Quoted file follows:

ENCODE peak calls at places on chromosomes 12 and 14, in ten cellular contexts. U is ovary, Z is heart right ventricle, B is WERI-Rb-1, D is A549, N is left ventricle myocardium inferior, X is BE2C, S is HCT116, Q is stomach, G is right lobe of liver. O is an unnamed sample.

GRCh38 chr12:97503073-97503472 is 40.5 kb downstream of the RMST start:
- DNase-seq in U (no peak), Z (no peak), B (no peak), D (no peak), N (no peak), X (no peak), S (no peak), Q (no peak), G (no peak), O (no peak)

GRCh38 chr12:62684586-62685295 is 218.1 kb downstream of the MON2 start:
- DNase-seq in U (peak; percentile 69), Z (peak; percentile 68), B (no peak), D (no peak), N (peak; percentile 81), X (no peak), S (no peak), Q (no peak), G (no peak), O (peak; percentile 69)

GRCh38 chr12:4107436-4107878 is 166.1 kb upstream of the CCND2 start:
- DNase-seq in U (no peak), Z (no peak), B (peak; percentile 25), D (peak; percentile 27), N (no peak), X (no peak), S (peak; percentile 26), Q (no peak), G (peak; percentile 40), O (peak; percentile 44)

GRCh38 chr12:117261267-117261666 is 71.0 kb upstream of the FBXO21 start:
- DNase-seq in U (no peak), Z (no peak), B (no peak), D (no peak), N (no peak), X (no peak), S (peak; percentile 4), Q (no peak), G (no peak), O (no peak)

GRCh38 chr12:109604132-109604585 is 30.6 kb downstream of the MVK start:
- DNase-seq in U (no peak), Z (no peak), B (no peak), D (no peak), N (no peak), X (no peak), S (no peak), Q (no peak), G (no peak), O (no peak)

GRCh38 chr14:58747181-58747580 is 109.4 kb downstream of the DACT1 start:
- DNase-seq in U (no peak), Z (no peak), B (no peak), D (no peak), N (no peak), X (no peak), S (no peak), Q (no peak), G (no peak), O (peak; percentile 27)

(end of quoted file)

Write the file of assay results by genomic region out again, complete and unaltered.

ENCODE peak calls at places on chromosomes 12 and 14, in ten cellular contexts. U is ovary, Z is heart right ventricle, B is WERI-Rb-1, D is A549, N is left ventricle myocardium inferior, X is BE2C, S is HCT116, Q is stomach, G is right lobe of liver. O is an unnamed sample.

GRCh38 chr12:97503073-97503472 is 40.5 kb downstream of the RMST start:
- DNase-seq in U (no peak), Z (no peak), B (no peak), D (no peak), N (no peak), X (no peak), S (no peak), Q (no peak), G (no peak), O (no peak)

GRCh38 chr12:62684586-62685295 is 218.1 kb downstream of the MON2 start:
- DNase-seq in U (peak; percentile 69), Z (peak; percentile 68), B (no peak), D (no peak), N (peak; percentile 81), X (no peak), S (no peak), Q (no peak), G (no peak), O (peak; percentile 69)

GRCh38 chr12:4107436-4107878 is 166.1 kb upstream of the CCND2 start:
- DNase-seq in U (no peak), Z (no peak), B (peak; percentile 25), D (peak; percentile 27), N (no peak), X (no peak), S (peak; percentile 26), Q (no peak), G (peak; percentile 40), O (peak; percentile 44)

GRCh38 chr12:117261267-117261666 is 71.0 kb upstream of the FBXO21 start:
- DNase-seq in U (no peak), Z (no peak), B (no peak), D (no peak), N (no peak), X (no peak), S (peak; percentile 4), Q (no peak), G (no peak), O (no peak)

GRCh38 chr12:109604132-109604585 is 30.6 kb downstream of the MVK start:
- DNase-seq in U (no peak), Z (no peak), B (no peak), D (no peak), N (no peak), X (no peak), S (no peak), Q (no peak), G (no peak), O (no peak)

GRCh38 chr14:58747181-58747580 is 109.4 kb downstream of the DACT1 start:
- DNase-seq in U (no peak), Z (no peak), B (no peak), D (no peak), N (no peak), X (no peak), S (no peak), Q (no peak), G (no peak), O (peak; percentile 27)